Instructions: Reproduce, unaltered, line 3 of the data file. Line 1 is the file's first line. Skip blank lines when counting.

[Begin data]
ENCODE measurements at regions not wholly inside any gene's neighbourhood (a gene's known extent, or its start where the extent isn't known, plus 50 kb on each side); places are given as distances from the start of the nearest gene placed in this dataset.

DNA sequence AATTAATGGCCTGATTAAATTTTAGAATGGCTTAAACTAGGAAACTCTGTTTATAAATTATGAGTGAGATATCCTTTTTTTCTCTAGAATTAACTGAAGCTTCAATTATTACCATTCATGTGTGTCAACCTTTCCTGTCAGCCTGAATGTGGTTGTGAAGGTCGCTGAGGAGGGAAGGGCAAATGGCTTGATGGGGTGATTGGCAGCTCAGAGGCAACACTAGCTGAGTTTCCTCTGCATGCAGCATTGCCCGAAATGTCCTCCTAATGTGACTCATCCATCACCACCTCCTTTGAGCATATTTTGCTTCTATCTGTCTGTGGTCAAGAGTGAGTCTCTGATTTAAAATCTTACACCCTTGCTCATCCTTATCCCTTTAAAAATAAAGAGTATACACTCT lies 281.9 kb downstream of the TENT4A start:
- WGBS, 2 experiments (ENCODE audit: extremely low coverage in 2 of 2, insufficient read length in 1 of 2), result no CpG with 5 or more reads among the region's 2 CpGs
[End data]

- WGBS, 2 experiments (ENCODE audit: extremely low coverage in 2 of 2, insufficient read length in 1 of 2), result no CpG with 5 or more reads among the region's 2 CpGs